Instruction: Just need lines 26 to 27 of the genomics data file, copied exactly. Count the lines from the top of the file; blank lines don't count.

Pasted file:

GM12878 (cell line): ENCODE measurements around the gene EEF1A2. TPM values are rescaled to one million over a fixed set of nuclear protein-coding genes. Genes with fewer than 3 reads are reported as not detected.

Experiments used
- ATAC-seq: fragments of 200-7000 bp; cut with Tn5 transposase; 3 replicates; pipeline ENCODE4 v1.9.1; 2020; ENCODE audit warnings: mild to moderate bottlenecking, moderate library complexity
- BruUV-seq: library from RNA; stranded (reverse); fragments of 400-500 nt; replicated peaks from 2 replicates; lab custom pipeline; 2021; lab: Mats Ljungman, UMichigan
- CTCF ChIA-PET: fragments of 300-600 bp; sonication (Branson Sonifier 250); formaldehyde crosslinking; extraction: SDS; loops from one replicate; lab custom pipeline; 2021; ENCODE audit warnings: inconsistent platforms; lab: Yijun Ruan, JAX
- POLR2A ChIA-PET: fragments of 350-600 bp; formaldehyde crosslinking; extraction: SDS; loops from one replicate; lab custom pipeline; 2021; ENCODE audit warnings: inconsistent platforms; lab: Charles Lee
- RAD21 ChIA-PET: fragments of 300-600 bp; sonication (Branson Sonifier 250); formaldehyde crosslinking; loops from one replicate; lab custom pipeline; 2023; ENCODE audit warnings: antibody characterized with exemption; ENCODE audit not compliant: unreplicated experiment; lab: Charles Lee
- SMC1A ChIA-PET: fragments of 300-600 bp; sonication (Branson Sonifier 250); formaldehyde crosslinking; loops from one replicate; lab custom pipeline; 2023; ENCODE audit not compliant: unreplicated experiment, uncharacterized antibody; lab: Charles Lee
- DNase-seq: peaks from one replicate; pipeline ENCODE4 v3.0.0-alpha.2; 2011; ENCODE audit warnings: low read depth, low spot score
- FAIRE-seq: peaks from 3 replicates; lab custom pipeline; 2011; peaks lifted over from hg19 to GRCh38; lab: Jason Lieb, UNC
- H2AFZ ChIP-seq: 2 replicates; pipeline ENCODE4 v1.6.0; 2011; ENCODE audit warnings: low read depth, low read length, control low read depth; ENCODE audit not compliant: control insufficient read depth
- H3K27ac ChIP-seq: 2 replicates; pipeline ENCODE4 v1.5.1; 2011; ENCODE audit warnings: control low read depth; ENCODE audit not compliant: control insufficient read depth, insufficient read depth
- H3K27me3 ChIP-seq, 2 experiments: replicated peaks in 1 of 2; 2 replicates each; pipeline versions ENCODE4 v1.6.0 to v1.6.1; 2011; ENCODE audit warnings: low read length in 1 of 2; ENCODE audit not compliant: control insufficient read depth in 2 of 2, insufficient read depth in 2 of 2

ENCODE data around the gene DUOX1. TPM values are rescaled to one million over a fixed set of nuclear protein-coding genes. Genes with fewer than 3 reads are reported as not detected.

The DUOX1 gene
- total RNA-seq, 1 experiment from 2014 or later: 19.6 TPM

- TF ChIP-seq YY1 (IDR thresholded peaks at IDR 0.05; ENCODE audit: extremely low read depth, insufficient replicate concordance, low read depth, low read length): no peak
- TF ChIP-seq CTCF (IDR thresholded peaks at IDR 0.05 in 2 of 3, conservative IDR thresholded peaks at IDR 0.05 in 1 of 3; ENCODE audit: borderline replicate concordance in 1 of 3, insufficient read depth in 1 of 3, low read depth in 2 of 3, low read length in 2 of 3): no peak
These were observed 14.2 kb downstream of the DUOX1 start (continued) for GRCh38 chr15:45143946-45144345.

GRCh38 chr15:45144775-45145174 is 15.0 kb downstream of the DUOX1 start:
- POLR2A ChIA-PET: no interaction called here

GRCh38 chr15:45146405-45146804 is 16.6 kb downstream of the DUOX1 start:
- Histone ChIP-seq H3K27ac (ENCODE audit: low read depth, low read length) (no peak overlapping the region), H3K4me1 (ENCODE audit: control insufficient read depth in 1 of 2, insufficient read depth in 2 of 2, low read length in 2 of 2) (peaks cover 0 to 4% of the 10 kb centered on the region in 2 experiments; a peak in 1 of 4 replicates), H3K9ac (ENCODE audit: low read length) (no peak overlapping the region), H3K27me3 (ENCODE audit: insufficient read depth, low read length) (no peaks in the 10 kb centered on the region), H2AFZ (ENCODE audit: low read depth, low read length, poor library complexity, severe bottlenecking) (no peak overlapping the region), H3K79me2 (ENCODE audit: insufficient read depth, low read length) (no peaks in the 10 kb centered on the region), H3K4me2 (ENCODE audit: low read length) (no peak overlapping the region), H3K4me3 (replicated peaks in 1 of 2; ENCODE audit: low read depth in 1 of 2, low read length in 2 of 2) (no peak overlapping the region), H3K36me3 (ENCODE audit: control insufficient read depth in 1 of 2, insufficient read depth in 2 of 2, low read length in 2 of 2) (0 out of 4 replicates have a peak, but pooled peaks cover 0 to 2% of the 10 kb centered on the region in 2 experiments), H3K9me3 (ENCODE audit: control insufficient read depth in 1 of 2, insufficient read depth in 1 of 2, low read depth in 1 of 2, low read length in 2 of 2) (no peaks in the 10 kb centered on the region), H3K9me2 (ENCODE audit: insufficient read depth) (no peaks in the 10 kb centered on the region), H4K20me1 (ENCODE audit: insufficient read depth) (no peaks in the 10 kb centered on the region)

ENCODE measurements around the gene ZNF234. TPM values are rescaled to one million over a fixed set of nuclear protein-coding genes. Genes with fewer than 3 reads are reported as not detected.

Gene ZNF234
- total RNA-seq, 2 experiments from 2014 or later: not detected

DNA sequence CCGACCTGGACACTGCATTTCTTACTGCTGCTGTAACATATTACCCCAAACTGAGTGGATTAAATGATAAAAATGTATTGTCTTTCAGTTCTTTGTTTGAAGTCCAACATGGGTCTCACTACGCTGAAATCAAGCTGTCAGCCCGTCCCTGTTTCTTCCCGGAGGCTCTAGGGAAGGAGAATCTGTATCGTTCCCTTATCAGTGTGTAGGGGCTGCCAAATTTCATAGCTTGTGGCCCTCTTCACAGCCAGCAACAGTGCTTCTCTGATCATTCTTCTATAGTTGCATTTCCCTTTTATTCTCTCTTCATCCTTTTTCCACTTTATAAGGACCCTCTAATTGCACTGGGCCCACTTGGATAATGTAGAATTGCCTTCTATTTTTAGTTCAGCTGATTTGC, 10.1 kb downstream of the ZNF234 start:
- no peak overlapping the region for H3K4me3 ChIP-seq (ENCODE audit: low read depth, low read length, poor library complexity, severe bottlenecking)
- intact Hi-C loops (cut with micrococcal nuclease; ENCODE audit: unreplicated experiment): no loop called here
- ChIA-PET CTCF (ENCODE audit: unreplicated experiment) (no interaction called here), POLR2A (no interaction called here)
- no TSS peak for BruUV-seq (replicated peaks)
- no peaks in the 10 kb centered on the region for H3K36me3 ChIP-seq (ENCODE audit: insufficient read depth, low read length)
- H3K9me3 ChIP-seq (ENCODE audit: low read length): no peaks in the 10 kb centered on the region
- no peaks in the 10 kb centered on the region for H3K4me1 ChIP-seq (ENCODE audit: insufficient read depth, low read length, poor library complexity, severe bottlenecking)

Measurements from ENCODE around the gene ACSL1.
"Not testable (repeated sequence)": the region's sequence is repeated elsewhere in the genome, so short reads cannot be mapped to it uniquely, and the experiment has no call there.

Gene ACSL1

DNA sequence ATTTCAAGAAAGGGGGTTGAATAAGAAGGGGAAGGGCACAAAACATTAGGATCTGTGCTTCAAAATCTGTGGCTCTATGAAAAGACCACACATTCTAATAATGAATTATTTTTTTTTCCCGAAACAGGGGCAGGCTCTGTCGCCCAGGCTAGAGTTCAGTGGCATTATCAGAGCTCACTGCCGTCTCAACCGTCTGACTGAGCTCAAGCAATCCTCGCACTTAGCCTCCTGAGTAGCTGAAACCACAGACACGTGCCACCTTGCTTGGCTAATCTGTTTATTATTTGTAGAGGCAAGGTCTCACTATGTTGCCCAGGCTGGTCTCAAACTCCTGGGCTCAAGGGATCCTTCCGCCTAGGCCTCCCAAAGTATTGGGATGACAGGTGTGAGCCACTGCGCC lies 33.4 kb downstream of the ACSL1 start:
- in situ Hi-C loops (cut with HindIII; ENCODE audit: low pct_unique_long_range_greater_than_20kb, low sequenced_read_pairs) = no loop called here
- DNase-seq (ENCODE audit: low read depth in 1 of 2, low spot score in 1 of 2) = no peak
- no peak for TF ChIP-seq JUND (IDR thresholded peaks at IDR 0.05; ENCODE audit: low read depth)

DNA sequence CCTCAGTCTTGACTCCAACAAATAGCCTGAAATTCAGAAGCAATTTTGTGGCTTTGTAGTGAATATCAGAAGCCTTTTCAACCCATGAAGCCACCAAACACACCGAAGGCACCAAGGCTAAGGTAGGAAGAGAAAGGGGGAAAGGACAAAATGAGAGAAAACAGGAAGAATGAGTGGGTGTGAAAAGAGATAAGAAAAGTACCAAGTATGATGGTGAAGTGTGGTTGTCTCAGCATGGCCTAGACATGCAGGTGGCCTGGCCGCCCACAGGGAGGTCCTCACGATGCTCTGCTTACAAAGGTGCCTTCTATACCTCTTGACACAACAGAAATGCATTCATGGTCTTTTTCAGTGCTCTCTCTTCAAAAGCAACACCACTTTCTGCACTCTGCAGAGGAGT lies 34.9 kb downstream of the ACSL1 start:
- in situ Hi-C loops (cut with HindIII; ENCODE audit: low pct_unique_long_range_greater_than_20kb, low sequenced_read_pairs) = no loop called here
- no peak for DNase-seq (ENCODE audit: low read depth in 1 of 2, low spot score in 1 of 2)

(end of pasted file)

- total RNA-seq, 2 experiments from 2014 or later: not detected

DNA sequence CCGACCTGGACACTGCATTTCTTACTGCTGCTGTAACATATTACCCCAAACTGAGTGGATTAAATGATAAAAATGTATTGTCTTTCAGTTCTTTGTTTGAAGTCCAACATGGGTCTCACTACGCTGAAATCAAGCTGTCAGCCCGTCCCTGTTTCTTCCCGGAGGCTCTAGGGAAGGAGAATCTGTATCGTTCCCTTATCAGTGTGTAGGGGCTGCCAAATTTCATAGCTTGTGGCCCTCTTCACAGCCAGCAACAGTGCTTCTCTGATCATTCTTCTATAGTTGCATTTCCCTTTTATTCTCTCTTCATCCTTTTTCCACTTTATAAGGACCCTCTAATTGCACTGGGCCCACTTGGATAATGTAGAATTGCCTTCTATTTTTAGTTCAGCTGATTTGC, 10.1 kb downstream of the ZNF234 start: